Like most parents, I’d like to think my son is a good person and has a good heart. But is having a good heart enough? How do I teach him to take action? To not just know what is right, but do what is right? Taking action, following through – those concepts can be tough for adults, so why is it important that I teach this to my youngster?
As parents, we are inundated with content. We are told that it is absolutely important information to teach our children, that it’s critical they learn it all to become well-functioning adults. For example, teaching “grit” in our children has become a hot topic. This new buzzword for perseverance, tenacity, or resilience, assumes that the child was taking some action in the first place. But how can we encourage them to take that first step?
Research published by the Psychological Science found that children as young as 5 were susceptible to the bystander effect. They found that these kids were more likely to provide help to a person who was alone than they were in the presence of a bystander who could render the same help.
How do we encourage them to take action regardless of bystanders? When their classmate is bullied? When they notice that they’re not recycling within their house like they do in school? How to respond when they see, hear, or learn something that makes them feel?
Last year, my then 9-year old son, S overheard a phone conversation. In it I mentioned that I didn’t have enough money to buy a phone charger. Now, as you know, “not having enough money” does not always mean you don’t actually physically have money. Instead, it can translate into: “I don’t want to spend the money on this particular item right now.”
However, between misunderstanding my conversation and a general tendency to take words very literally, S believed I truly didn’t have the money. After he’d gone to bed, I discovered an envelope on top of my pillow with a handful of his prized dollar coins with a note written on the envelope.
He wrote: “Thank you for being such a good mom.” That note alone was enough to make a mother’s heart melt into a little puddle. Yep, believe it: I Instagrammed, Facebooked, and Snapchatted that adorable note.
Recently he had lost a tooth. The tooth fairy provided him some money, in an envelope under his pillow. Knowing this, I figured that he was just replicating the behavior, despite my not losing any teeth. I was also not in the questioning mood at the time, remember – my heart was in a puddle on the floor.
In no way did I connect my phone conversation with his gift. However, the next morning when we woke up, he mentioned the envelope, along with the comment: “I hope you can buy a charger now!”
This whole exchange stunned me.
At 9, he discovered his ability to do something, to fix a problem he perceived.
Normally, I would never accept money from my child. This is especially true because I’m typically the one that gave him the money in the first place. However, in this case, it made him feel good to give. So, I thanked him and accepted.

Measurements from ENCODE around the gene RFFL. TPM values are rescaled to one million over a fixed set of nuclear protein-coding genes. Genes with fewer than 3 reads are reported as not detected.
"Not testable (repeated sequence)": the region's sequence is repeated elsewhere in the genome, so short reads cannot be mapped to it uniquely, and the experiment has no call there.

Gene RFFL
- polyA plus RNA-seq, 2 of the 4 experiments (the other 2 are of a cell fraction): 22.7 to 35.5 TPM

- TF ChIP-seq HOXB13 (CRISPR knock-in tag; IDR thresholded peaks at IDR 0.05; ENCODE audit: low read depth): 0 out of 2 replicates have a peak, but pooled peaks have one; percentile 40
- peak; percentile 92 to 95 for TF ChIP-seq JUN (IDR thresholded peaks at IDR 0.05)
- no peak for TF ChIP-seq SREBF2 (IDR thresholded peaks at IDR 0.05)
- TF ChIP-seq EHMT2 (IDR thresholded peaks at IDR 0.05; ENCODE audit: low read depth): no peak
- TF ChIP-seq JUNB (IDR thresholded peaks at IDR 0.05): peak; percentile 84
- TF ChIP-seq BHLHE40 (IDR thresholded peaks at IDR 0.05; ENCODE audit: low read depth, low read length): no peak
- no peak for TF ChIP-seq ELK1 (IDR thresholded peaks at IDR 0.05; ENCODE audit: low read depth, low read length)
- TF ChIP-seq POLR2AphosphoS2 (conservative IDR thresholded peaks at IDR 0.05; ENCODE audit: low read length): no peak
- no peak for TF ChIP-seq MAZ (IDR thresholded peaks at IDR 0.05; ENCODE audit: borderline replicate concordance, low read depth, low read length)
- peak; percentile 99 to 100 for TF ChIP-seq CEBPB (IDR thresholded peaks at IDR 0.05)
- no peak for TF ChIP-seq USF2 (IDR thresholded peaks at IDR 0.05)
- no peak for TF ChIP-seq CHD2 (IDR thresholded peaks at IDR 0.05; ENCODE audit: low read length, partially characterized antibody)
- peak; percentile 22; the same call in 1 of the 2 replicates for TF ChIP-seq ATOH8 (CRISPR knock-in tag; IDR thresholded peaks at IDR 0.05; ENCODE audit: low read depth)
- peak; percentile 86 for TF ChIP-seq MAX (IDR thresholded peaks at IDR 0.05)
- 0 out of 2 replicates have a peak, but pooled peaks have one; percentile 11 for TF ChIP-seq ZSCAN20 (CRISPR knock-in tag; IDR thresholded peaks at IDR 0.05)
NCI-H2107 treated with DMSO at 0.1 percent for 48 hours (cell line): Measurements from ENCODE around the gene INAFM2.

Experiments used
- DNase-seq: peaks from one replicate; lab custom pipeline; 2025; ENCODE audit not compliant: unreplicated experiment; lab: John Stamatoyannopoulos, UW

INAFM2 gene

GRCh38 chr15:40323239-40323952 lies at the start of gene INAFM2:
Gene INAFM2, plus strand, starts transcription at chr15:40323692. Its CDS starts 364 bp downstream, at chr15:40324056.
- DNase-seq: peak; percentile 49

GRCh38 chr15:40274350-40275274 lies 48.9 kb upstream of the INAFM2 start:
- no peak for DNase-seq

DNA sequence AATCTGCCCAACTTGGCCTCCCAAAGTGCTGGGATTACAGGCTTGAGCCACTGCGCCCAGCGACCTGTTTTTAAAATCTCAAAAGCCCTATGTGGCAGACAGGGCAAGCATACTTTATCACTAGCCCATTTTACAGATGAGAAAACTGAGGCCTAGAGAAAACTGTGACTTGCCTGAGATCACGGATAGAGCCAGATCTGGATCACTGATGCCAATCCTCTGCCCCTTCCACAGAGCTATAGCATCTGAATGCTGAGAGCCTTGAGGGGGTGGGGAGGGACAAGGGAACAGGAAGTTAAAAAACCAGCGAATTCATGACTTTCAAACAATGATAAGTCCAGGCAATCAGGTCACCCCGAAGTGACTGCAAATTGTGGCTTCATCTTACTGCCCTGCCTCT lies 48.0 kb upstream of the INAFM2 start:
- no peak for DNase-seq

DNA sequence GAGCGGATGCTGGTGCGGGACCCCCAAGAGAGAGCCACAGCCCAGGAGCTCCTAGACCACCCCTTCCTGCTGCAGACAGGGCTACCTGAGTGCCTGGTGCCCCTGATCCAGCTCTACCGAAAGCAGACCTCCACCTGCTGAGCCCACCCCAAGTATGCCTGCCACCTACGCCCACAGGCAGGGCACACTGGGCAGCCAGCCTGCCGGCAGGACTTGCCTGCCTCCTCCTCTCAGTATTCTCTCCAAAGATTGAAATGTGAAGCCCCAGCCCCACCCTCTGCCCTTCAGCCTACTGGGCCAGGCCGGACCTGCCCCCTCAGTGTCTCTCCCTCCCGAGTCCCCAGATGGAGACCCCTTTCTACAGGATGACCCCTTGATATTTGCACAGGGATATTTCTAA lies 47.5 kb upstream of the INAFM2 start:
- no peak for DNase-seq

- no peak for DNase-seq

You may wonder, but what does that one little event say about his overall concept of social responsibility? Just how altruistic do you expect my kid(s) to be?
I’ll tell you. It is an extremely important indicator demonstrating his ability to recognize his power to do. To solve. Fix. Change.
The ability to take action is more important than any other leadership quality. The ability to do something.
Point out opportunities as they occur. Just like S taking everything literally, he also needs things spelled out. These opportunities could be as simple as pointing out that they could hold the door open for a stranger, and then specifically asking him/her to go open the door.
It could be commenting on how much it has snowed, and mentioning how nice it would be if the mailman didn’t have to stand in the snowbank while opening your mailbox?
Showing S the opportunity and then specifically leading him to an action allows him to recognize that same opportunity can pair with that same action in the future. Much like reminding him to brush his teeth each night, this may take 5, 10, 1000 reminders before he fully remembers.
But, also, just like brushing his teeth, he will learn.
Many adults take action and give back to their community because it feels good. However, people give for different reasons, people care about different things, and volunteer recognition is an entire sub-section of volunteer management.
The same holds true for kids. They may feel good about what they’ve done, but praise helps to amplify those feelings. It reinforces the positivity associated with that action, which inspires them to repeat it in the future.
Now, you might say, “how does holding the door open teach social responsibility?” Or, “in our family, shoveling the sidewalk is a chore.” That may well be the case. The deciding factor is intentionality. Is the shoveling occurring because they had no choice? Is it required?
Despite what it may sound like, instilling a socially responsible mindset isn’t about going somewhere to help fix other people’s problems. It’s not just doing nice things for others.
It’s about accepting responsibility to care about others and recognizing that the choices we make affect others. It’s about choosing to be aware. It’s about realizing that each individual has within them the capacity to take action on behalf of others.
Now do I know my son will always take action?
Do I expect him to?
But, as evidenced by his gift, I know that he knows how to take action, and can recognize opportunities when they present themselves.
And we work on it. Together. A lot.
This is not something I expect him to learn by himself.
Let me repeat. This is not something I expect him to learn by himself.
Together, we participate in a scouting organization, Navigator’s USA, that fosters social responsibility and seeks opportunities for youth to take action. What are some activities in which you can participate with your child(ren)?